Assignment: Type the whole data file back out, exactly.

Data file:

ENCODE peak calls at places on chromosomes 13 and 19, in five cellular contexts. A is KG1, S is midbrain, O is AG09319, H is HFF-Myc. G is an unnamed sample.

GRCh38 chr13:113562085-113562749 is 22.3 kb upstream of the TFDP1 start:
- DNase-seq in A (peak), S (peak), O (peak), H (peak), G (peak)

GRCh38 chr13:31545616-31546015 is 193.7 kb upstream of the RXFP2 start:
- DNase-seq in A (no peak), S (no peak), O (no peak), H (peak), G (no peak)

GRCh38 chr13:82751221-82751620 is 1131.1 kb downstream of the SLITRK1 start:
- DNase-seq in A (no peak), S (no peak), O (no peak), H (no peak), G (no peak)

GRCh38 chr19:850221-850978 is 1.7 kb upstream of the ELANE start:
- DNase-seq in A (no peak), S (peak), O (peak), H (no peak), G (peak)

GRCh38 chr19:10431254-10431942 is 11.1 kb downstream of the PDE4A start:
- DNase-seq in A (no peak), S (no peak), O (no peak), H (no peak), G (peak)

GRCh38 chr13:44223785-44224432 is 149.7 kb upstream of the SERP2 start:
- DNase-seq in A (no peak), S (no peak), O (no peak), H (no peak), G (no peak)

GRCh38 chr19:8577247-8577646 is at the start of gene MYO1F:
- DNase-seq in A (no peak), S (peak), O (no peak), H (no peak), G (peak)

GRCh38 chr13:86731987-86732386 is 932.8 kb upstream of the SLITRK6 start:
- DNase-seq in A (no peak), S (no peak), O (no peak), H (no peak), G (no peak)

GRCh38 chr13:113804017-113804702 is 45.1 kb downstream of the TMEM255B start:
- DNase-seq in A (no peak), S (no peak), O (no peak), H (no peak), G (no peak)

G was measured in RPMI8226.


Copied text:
ENCODE peak calls at places on chromosomes 13 and 19, in five cellular contexts. A is KG1, S is midbrain, O is AG09319, H is HFF-Myc. G is an unnamed sample.

GRCh38 chr13:113562085-113562749 is 22.3 kb upstream of the TFDP1 start:
- DNase-seq in A (peak), S (peak), O (peak), H (peak), G (peak)

GRCh38 chr13:31545616-31546015 is 193.7 kb upstream of the RXFP2 start:
- DNase-seq in A (no peak), S (no peak), O (no peak), H (peak), G (no peak)

GRCh38 chr13:82751221-82751620 is 1131.1 kb downstream of the SLITRK1 start:
- DNase-seq in A (no peak), S (no peak), O (no peak), H (no peak), G (no peak)

GRCh38 chr19:850221-850978 is 1.7 kb upstream of the ELANE start:
- DNase-seq in A (no peak), S (peak), O (peak), H (no peak), G (peak)

GRCh38 chr19:10431254-10431942 is 11.1 kb downstream of the PDE4A start:
- DNase-seq in A (no peak), S (no peak), O (no peak), H (no peak), G (peak)

GRCh38 chr13:44223785-44224432 is 149.7 kb upstream of the SERP2 start:
- DNase-seq in A (no peak), S (no peak), O (no peak), H (no peak), G (no peak)

GRCh38 chr19:8577247-8577646 is at the start of gene MYO1F:
- DNase-seq in A (no peak), S (peak), O (no peak), H (no peak), G (peak)

GRCh38 chr13:86731987-86732386 is 932.8 kb upstream of the SLITRK6 start:
- DNase-seq in A (no peak), S (no peak), O (no peak), H (no peak), G (no peak)

GRCh38 chr13:113804017-113804702 is 45.1 kb downstream of the TMEM255B start:
- DNase-seq in A (no peak), S (no peak), O (no peak), H (no peak), G (no peak)

G was measured in RPMI8226.